“Perhaps the most striking feature of the Brick’s design is how it incorporates greenery and nature. Colonia Roma is full of mature trees, of which the designers have taken full advantage in the placement of balconies for maximum privacy. A second floor “backyard” (for guests only) features a bar and lounge chairs—and a big green lawn. The peaceful contrast with the urban energy beyond the treetops is part of the magic here.”
With only 17 rooms, this is a true boutique hotel, but with a busy restaurant and bar scene it stays lively regardless of how many guests are there.
If staying on a huge boulevard doesn’t appeal to you and your style is more neighborhood strolling than seeing a city from the windows of a car, put this place high on your list. See our full review of Hotel Brick in Mexico City.
Mazatlan is not known as a luxury travel destination and to be honest it’s still got a ways to go to get there. With such heavy competition down the coast in Puerto Vallarta and Los Cabos, Mazatlan will probably always be more comfortable with its good value reputation than with placing huge development bets on luxury palaces meant to wow and awe.
After years of putting it off, however, we’ve now got reviews posted of the three best hotels in Mazatlan: a luxury boutique hotel in the old city, a golf resort with its own very long beach, and a sprawling resort with large rooms and acres of swimming pools.
I’ve mentioned them all on this blog already, including a piece about the golf course at Estrella del Mar. So just follow the link in the paragraph above or click on the photo to read the detailed reviews and see more photos. Then check out more reviews of luxury hotels in Mexico from the rest of the country.
Back in May we posted reviews of the three best hotels in Morelia, Mexico, but I’m just now getting around to linking to two of them from here on the blog.
Both of these are right by the main cathedral, as close as you can possibly get to the center of the city. The top choice in town (unless you want to see the city from a hilltop at Villa Montana), is Cantera Diez Boutique Hotel—lobby pictured at the top. This is an effective marriage of colonial architecture with contemporary style, usually a tough thing to pull off effectively. It’s a beautiful space though, with some of the best rooms in town, and a popular restaurant and bar. See the full review of Cantera Diez.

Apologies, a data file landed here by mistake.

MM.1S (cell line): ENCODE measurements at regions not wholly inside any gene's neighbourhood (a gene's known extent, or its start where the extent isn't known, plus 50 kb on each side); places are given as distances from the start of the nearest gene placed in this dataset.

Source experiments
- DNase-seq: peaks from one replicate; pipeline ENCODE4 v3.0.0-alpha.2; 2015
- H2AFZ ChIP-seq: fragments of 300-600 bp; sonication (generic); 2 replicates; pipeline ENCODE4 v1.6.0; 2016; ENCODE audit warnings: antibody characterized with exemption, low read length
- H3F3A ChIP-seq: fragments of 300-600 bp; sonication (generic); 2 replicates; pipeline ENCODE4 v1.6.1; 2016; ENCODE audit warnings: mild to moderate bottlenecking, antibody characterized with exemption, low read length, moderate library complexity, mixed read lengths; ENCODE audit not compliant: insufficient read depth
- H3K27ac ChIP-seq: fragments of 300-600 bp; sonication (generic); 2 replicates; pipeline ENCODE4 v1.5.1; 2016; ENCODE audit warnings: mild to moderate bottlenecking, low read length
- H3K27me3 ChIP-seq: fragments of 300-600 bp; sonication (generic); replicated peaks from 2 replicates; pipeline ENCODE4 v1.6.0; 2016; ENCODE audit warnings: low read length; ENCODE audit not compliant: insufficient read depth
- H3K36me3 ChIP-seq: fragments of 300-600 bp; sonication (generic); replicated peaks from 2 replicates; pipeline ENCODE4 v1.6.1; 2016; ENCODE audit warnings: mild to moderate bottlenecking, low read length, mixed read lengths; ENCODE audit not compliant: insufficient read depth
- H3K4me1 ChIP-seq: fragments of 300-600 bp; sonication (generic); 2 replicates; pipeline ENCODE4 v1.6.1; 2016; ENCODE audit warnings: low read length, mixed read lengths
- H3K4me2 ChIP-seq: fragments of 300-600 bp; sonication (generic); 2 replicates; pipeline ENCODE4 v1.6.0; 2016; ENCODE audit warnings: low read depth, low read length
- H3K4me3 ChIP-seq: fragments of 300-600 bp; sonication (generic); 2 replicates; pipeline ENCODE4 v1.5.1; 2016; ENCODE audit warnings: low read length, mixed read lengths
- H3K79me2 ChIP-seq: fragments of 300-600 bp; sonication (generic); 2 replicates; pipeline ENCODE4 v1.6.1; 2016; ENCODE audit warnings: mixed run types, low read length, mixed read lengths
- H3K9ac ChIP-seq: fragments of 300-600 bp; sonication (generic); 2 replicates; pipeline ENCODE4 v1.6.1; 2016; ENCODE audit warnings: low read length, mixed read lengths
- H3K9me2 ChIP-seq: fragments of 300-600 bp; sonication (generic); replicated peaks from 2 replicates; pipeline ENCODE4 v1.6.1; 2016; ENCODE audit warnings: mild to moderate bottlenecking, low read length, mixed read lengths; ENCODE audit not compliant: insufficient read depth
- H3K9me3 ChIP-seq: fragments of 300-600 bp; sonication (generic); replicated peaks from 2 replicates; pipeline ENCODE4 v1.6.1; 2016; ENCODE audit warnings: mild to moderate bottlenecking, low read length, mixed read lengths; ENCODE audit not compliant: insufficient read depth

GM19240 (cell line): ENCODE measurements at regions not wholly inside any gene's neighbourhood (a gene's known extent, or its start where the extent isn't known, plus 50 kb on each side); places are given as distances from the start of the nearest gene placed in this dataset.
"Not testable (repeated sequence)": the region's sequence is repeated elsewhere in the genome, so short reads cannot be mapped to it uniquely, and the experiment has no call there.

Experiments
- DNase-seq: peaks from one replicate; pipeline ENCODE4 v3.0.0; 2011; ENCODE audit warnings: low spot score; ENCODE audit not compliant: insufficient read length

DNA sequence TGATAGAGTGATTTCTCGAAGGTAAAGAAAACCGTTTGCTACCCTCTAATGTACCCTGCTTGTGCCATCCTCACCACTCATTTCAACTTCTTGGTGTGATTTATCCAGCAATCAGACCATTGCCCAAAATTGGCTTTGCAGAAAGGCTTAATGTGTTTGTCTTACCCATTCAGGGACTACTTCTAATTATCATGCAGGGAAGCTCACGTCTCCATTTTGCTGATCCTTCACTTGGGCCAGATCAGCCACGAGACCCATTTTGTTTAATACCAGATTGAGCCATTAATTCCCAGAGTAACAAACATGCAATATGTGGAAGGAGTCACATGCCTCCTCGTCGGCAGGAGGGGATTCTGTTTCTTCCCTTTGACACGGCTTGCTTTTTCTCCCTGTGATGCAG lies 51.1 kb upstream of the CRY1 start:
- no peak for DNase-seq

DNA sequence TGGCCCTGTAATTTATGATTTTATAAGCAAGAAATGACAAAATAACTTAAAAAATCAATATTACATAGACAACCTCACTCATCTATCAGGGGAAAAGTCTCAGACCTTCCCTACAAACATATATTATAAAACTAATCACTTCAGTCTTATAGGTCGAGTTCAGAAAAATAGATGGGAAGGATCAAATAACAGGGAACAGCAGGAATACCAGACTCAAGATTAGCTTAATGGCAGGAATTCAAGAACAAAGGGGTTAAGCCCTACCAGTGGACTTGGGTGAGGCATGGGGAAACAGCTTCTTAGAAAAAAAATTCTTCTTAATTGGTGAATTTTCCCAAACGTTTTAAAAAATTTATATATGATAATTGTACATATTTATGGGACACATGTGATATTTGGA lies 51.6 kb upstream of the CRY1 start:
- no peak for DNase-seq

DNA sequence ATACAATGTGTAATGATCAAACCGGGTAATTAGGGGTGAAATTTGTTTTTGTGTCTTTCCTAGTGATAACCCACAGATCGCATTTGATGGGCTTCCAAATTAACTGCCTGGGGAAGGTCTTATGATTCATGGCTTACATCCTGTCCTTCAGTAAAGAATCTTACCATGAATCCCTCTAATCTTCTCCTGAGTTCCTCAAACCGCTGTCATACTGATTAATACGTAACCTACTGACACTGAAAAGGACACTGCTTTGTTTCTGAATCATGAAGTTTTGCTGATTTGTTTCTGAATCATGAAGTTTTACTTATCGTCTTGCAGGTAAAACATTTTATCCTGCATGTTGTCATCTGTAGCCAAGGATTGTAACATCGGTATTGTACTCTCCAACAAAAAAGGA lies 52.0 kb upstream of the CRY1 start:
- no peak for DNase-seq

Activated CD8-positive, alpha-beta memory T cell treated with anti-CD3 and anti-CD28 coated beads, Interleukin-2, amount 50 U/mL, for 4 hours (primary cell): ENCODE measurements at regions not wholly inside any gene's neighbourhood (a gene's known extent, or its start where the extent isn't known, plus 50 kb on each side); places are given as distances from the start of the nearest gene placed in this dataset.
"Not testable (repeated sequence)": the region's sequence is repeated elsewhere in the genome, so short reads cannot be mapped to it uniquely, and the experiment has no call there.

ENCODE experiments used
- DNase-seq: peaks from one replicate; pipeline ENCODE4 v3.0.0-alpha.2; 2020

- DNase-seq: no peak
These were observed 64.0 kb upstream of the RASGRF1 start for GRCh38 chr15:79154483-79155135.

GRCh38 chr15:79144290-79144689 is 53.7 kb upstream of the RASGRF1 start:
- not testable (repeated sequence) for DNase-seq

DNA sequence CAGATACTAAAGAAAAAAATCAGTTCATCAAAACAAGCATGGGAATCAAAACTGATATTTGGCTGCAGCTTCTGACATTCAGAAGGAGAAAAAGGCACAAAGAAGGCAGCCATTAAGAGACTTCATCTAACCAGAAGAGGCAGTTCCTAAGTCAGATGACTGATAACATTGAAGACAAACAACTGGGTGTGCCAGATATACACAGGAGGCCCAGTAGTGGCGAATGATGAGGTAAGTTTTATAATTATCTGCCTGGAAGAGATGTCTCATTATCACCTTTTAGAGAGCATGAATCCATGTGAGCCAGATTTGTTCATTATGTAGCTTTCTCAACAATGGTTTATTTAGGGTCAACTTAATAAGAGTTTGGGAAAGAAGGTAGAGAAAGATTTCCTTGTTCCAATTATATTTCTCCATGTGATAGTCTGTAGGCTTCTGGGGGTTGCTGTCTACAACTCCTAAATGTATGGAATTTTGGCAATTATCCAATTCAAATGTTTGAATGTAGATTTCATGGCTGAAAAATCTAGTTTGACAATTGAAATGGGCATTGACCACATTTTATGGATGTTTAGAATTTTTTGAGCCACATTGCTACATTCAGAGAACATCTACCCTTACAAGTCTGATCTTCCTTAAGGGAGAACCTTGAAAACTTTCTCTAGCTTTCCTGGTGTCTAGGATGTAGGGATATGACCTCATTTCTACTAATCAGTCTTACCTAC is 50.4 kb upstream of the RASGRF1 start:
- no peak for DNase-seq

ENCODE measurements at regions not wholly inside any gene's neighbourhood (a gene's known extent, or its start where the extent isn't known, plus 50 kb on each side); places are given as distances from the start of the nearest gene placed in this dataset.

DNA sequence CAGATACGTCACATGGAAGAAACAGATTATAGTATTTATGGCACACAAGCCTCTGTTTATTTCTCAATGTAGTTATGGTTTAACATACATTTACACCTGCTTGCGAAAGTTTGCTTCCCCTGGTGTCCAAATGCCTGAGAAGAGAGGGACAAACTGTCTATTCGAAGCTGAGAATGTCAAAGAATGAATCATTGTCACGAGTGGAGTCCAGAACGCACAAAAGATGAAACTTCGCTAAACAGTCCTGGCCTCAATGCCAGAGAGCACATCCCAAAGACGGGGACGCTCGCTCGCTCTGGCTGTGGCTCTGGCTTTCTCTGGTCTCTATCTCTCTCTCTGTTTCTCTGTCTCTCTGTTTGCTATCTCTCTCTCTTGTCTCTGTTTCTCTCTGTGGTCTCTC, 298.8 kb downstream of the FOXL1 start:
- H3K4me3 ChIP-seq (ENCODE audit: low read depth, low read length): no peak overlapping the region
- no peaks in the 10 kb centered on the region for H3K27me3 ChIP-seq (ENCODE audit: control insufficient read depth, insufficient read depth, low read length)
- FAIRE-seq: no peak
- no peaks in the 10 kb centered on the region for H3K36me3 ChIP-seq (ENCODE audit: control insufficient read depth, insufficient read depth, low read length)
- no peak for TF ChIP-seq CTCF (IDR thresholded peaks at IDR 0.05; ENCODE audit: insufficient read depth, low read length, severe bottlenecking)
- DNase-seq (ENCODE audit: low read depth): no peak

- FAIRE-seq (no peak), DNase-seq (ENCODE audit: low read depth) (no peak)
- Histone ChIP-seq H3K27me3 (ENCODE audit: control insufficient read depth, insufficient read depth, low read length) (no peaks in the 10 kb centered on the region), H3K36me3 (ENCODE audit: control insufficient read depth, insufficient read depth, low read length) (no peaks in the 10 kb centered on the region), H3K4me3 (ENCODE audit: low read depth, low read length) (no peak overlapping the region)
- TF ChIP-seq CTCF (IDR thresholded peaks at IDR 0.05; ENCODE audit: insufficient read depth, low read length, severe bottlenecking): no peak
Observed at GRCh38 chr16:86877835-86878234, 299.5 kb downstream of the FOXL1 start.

The other central hotel worth considering is Los Juaninos. Apart from the out-of-place glass elevator in the lobby, this is a colonial charmer apart from the roof. High beamed ceilings, heavy wooden doors, and original shutters that do a great job of keeping out the morning sun and noise. Some look directly at the cathedral, all lit up at night.
The top floor is all about the here and now though, with a striking contemporary design for the bar and restaurant, but with the best view in town, especially when there are fireworks over the church and plaza. See our complete review of Los Juaninos.
Not many foreign tourists get to Morelia, but it’s one of my favorite inland destinations in Mexico. In any other Latin American country this colonial city would be their main attraction, splashed on every tourism brochure. Here, it’s just another fantastic destination in a country filled with them.